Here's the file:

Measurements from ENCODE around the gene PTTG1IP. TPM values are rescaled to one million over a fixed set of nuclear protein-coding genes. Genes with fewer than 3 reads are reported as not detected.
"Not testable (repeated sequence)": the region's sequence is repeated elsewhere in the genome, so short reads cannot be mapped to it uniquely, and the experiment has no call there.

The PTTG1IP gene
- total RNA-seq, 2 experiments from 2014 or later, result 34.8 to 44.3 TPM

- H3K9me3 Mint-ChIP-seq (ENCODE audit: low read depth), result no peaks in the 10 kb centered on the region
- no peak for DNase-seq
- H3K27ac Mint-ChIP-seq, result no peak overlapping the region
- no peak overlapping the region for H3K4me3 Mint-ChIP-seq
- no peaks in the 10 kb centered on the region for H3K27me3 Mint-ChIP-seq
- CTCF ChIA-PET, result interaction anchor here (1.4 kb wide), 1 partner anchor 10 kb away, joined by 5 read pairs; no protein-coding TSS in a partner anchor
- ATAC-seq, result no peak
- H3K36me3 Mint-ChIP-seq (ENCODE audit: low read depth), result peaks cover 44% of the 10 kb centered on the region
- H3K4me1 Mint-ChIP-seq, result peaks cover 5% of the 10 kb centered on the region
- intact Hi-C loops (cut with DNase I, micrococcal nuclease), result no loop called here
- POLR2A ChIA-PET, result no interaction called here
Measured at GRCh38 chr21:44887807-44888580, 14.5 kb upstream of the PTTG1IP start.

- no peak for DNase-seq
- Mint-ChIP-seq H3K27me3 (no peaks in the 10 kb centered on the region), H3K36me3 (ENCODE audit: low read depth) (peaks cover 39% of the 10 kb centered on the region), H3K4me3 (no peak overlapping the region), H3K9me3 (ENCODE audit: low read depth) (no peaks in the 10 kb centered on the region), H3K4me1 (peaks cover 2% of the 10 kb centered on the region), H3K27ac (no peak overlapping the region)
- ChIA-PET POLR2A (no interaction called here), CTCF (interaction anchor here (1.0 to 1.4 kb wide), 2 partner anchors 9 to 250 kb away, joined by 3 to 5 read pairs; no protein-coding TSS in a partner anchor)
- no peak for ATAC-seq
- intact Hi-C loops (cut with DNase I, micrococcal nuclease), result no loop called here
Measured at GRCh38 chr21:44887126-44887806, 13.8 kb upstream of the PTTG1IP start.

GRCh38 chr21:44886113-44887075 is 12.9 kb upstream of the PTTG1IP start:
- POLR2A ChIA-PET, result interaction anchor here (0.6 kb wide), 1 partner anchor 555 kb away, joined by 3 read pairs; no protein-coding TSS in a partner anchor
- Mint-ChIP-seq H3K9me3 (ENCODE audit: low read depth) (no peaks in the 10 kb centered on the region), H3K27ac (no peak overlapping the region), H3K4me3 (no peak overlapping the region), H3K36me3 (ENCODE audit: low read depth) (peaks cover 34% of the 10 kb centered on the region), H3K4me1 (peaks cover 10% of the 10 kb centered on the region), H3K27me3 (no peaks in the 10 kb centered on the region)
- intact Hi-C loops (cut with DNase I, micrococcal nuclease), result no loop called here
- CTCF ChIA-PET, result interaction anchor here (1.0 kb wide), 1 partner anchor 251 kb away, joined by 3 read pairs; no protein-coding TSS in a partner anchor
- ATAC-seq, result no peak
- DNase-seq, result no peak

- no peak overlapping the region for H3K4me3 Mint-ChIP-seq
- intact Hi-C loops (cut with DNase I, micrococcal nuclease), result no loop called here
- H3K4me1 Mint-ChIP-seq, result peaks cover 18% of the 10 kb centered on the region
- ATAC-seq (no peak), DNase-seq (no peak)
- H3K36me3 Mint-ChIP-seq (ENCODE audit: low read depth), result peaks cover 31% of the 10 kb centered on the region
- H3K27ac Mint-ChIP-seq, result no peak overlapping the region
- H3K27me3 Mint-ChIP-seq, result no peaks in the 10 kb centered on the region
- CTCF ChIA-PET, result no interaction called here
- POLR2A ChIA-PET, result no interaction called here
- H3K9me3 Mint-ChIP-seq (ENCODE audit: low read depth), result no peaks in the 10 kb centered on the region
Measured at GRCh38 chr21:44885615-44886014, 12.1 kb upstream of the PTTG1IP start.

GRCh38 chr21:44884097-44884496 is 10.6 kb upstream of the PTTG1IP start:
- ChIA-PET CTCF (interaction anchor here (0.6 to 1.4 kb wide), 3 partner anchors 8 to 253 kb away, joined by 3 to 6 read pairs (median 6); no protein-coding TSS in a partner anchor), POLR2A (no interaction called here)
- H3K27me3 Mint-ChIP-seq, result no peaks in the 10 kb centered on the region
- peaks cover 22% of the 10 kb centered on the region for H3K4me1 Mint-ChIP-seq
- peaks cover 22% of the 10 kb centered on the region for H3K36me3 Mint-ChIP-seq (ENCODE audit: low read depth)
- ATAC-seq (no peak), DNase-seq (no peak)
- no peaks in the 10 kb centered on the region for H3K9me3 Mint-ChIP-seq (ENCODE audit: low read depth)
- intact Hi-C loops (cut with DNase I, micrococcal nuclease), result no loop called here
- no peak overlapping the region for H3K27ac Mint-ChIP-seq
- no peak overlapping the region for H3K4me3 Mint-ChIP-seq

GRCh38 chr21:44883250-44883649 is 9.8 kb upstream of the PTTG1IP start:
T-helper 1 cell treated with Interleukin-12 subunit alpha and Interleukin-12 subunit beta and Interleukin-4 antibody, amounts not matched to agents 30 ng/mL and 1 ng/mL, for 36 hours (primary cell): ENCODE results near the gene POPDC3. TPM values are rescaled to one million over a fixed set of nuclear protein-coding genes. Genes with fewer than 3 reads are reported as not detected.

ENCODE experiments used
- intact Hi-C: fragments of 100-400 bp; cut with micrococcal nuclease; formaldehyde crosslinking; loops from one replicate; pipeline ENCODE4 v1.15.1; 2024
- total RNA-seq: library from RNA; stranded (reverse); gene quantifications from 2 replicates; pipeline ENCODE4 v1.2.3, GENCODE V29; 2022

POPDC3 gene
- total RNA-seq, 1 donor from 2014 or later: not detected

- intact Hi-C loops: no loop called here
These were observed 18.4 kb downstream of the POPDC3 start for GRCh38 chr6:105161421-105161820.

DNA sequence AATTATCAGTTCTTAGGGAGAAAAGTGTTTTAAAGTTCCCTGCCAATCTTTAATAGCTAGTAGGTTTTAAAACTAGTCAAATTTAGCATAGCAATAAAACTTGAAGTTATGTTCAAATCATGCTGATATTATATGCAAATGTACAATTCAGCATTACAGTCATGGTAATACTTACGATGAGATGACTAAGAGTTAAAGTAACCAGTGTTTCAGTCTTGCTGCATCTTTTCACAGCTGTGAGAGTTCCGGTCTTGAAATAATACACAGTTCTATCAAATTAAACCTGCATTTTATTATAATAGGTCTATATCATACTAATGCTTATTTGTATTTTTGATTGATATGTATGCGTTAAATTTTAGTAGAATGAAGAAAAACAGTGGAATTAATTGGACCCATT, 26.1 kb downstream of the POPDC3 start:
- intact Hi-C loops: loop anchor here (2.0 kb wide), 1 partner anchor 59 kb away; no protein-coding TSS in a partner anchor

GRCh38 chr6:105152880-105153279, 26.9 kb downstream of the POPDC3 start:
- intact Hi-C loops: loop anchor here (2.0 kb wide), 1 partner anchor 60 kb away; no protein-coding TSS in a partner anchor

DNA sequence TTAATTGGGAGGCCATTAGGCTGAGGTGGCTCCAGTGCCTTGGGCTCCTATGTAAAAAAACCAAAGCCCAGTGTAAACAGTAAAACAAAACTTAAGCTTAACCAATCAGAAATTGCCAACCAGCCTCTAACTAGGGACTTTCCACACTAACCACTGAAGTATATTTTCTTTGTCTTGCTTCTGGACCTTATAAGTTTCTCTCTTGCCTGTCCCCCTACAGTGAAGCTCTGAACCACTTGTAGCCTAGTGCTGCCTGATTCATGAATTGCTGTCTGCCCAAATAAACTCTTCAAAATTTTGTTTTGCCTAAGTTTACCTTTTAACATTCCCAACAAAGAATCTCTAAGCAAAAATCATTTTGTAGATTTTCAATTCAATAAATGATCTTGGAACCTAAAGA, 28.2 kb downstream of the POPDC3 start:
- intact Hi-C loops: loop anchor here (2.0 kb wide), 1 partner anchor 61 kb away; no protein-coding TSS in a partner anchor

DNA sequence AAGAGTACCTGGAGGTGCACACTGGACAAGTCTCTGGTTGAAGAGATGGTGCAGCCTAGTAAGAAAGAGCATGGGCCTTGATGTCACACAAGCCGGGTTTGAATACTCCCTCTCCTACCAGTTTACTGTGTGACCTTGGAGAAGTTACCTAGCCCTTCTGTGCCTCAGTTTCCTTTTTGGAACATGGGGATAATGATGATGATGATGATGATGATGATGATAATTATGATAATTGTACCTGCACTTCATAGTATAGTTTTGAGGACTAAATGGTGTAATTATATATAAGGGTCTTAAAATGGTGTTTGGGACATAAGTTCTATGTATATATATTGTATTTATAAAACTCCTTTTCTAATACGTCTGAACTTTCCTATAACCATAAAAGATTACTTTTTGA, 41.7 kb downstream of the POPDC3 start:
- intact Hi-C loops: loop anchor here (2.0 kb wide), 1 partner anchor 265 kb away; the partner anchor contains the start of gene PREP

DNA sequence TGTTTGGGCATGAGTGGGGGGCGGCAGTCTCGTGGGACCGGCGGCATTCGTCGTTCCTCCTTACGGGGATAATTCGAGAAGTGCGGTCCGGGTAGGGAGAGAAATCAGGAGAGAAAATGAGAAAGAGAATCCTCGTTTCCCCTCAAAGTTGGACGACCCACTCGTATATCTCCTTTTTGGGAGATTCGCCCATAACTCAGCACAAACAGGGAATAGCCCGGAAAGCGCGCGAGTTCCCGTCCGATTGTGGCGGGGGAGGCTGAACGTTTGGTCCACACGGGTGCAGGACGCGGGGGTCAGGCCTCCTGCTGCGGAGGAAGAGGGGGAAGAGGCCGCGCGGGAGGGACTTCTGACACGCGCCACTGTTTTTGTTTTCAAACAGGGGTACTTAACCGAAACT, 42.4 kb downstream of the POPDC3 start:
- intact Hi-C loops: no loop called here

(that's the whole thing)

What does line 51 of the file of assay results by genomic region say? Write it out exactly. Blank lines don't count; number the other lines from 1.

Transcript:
GRCh38 chr21:44883250-44883649 is 9.8 kb upstream of the PTTG1IP start: